three Of The Largest Broadway Exhibits Reopen With COVID Guidelines : NPR

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Philadelphia friends Adam Schaefer and Isabella Phillips attended Wicked, one of the best Broadway shows that reopens Tuesday with pandemic logs. Craig Ruttle / AP Hide caption

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Craig Ruttle / AP

Philadelphia friends Adam Schaefer and Isabella Phillips attended Wicked, one of the best Broadway shows that reopens Tuesday with pandemic logs.

Craig Ruttle / AP

NEW YORK – A digital marquee in Times Square says it all: “The Wait Is Over”.

Eighteen months after the global pandemic closed live theater in March 2020, Broadway takes a giant step forward on Tuesday as three powerhouses – “The Lion King,” “Hamilton” and “Wicked” – their engines with new safety protocols get up to speed again.

“I think we’re all very excited,” said The Lion King director Julie Taymor. “We’re back. I think we can breathe easier even when it’s behind a mask. We can feel relaxed that it is working.”

“The Lion King”, “Hamilton” and “Wicked” all staked Tuesday to reopen together in early May after then New York Governor Andrew Cuomo selected September 14th when Broadway could begin to attract the audience to welcome back at full capacity.

The show trio was beaten by Bruce Springsteen’s concert show in June and the opening of the new play “Pass Over” on August 22nd, as well as the reopening of two great musicals – “Hadestown” and “Waitress”.

But the return of the three musicals – the spiritual anchors of modern Broadways success – as well as the longstanding “Chicago” and the reopening of the legendary TKTS booth on Tuesday are important signals that Broadway’s most valuable shows have returned despite the pressure and uncertainty the spread of the delta variant.

“We go to catharsis in a theater. That is literally our goal: to be in fellowship with one another, hear a story in the dark and experience catharsis,” said “Hamilton” creator Lin-Manuel Miranda. “For a while it wasn’t safe to do that. And it is safe to return now with the protocols we have. ”

People are waiting outside the Richard Rodgers Theater for the opportunity to purchase canceled tickets to Hamilton on Tuesday. Mary Altaffer / AP Hide caption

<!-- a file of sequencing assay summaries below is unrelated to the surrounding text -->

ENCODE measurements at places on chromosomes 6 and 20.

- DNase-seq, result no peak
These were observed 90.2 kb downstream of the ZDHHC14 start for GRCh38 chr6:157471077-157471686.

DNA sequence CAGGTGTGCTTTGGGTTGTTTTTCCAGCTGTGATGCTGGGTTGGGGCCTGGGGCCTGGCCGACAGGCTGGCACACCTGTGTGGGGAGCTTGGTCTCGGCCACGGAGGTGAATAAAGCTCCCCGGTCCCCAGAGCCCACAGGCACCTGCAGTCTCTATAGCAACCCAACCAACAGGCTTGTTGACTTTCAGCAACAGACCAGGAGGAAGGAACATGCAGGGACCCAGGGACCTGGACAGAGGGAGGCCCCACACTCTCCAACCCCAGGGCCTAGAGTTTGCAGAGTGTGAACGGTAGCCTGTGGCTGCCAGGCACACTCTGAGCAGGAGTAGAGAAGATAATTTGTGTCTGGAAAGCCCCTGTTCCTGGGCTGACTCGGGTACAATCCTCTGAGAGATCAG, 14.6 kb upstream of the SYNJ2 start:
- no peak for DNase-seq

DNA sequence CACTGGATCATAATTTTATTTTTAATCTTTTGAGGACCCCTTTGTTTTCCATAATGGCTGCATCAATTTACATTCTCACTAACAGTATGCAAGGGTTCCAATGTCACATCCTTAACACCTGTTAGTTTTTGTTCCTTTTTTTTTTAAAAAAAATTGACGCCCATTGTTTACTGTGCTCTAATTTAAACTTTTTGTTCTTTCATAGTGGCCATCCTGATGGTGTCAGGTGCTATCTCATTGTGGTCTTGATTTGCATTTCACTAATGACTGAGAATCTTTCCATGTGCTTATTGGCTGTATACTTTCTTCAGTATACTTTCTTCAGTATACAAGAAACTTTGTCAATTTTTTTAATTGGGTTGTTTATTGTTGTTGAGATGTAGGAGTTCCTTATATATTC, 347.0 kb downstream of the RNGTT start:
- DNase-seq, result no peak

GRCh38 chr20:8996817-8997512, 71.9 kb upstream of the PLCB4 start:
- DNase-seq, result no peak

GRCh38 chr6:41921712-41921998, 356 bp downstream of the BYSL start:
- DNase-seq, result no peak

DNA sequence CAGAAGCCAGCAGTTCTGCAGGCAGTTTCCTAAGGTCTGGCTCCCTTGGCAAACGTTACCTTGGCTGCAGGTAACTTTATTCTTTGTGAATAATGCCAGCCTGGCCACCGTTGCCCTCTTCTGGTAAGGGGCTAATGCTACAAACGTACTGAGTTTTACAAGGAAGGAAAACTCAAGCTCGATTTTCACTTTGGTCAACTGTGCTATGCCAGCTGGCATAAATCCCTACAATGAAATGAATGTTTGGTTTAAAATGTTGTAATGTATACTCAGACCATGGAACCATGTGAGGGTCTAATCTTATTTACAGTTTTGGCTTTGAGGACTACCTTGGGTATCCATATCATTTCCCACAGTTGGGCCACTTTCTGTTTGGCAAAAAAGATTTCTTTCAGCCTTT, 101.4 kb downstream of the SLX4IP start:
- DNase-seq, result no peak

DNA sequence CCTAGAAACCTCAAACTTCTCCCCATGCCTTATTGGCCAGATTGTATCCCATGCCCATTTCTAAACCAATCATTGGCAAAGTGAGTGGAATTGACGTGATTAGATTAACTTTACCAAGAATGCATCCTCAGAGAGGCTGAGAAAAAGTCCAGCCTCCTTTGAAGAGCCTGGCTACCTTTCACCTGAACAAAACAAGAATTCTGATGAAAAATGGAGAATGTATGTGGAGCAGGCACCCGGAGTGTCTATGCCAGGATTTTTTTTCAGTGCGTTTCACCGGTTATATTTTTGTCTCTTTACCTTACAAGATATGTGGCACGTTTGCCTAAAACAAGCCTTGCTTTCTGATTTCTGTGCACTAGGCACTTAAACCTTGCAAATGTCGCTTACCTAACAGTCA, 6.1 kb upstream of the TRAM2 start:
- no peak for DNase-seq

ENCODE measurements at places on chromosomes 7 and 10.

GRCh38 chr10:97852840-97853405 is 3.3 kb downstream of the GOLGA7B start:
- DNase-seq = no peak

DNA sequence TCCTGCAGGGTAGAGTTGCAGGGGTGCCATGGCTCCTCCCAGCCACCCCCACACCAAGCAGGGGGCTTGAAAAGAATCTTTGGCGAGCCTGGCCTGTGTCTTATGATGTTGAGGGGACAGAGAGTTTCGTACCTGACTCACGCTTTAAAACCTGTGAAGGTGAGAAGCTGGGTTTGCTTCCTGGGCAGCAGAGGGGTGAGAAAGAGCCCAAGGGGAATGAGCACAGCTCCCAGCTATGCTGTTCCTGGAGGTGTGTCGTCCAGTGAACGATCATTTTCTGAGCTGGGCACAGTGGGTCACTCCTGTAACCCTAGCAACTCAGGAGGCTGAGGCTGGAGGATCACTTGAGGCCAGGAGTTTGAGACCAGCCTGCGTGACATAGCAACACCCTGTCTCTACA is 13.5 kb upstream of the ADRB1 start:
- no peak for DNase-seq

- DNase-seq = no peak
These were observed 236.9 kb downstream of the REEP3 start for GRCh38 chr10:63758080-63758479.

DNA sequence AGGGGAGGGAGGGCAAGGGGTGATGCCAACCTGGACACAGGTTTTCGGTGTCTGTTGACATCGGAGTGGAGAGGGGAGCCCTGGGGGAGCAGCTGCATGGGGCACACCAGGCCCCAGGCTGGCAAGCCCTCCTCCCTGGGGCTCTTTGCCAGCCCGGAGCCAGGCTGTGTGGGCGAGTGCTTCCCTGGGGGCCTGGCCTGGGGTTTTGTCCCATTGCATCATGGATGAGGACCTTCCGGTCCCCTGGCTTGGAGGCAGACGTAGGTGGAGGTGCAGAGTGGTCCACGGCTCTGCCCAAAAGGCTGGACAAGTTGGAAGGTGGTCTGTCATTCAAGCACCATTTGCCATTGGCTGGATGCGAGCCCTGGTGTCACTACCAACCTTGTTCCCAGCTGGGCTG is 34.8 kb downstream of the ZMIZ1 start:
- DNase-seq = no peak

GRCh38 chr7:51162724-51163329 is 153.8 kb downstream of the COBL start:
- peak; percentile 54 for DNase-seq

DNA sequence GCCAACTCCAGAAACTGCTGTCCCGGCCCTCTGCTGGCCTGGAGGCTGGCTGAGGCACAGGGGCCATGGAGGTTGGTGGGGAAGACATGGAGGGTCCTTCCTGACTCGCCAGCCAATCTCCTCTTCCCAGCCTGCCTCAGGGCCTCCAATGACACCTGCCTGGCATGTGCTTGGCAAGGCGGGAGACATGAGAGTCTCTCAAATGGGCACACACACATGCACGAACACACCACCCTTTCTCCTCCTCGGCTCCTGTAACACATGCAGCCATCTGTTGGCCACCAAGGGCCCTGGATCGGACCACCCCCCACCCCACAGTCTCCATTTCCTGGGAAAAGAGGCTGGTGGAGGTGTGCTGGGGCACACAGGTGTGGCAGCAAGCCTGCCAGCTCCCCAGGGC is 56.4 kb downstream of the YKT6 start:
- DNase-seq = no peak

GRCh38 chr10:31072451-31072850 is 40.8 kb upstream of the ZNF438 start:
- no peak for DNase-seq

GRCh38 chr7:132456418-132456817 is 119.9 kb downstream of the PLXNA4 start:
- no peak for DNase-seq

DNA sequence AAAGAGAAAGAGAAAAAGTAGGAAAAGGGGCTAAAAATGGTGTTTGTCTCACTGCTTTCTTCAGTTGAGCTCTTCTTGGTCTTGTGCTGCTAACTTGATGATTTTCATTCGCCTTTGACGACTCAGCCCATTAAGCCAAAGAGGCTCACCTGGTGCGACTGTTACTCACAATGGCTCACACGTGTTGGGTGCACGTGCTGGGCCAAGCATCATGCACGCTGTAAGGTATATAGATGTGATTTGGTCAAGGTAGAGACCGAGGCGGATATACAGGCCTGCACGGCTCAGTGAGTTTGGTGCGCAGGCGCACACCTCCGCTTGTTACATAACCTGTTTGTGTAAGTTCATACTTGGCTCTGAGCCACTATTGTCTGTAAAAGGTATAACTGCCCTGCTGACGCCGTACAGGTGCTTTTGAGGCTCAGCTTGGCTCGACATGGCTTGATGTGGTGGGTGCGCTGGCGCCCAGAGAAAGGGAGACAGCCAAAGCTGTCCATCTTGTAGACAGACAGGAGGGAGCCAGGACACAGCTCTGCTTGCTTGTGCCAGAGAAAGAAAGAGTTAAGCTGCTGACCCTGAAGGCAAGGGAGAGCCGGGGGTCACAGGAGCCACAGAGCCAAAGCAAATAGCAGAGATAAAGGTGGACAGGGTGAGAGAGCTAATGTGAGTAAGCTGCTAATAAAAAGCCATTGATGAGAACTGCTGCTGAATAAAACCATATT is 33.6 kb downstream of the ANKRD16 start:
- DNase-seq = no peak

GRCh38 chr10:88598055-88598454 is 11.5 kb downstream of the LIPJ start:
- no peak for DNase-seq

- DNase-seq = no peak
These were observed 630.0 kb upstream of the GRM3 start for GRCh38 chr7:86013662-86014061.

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Mary Altaffer / AP

People are waiting outside the Richard Rodgers Theater for the opportunity to purchase canceled tickets to Hamilton on Tuesday.

Mary Altaffer / AP

Ticket holders for all three mega-hits must show that they are fully vaccinated with an FDA or WHO approved vaccine, and masks must be worn at all times except when eating or drinking in designated areas.

“I think it won’t feel real to me until we have an audience in front of us,” said L. Steven Taylor, who starred as Mufasa on “The Lion King”. “It’s such an important element and especially, I think, after everything we’ve been through.”

Broadway actors say they itch to get back on stage after more than a year of waiting, trusting health experts to make the process safe.

“It’s a bit like being on an airplane and there’s turbulence,” said Sharon Wheatley, a veteran actress on Come From Away, which resumes its Broadway run on September 21. “I have to trust the pilot, I have to trust the air traffic controller. I’m nervous, but I have to understand that I don’t know as much as these people.”

Eric (left) and Woon Lee from Queens pose with their tickets to the performance of The Lion King on Tuesday. Mary Altaffer / AP Hide caption

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Mary Altaffer / AP

Eric (left) and Woon Lee from Queens pose with their tickets to the performance of The Lion King on Tuesday.

Mary Altaffer / AP

“Hamilton”, which opened six years ago, “Wicked” which opened 17 years ago, and “The Lion King” which opened 23 years ago form the bedrock of modern Broadway, virtually immune to the downturn, tourism and Rivals.

On Tuesday they planned staggered openings – 7:00 pm for “Wicked” at the Gershwin Theater and 7:30 pm for “The Lion King” at the Minskoff Theater. “Hamilton” at 8 pm at the Richard Rodgers Theater, all three are at full capacity.

Another sign that Broadway is slowly returning to normal is the reopening of the famous TKTS booth in the heart of Times Square, where visitors can get discounted Broadway and Off-Broadway tickets on the same day and the next day.

“It’s such a big step forward,” said Victoria Bailey, director of the nonprofit theater development fund that operates the stand. “To open it up and give people such a symbol that the theater will come back.”

Reporters interview the first people in line to buy discounted tickets to the Broadway show at TKTS in New York’s Times Square on Tuesday. Mary Altaffer / AP Hide caption

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Mary Altaffer / AP

Reporters interview the first people in line to buy discounted tickets to the Broadway show at TKTS in New York’s Times Square on Tuesday.

Mary Altaffer / AP

Bailey says the return of Broadway will be less like a light switch and more like a dimmer, with a slow increase in regular attendance. “We’ll know so much more in two or three weeks, but you can’t swim unless you can start dog paddling.”

For Miranda, it’ll help the actors and crew, but also businesses all over Times Square that rely on the theaters, like his favorite pizza. There’s nothing like life, he said.

“It’s one thing to see something on screen. And I’m thrilled that ‘Hamilton’ was on screen at a time when we couldn’t go to the theater. But I’m even more excited to have it now is possible.” experienced what it should be like to live in front of an audience every evening, the last participant. ”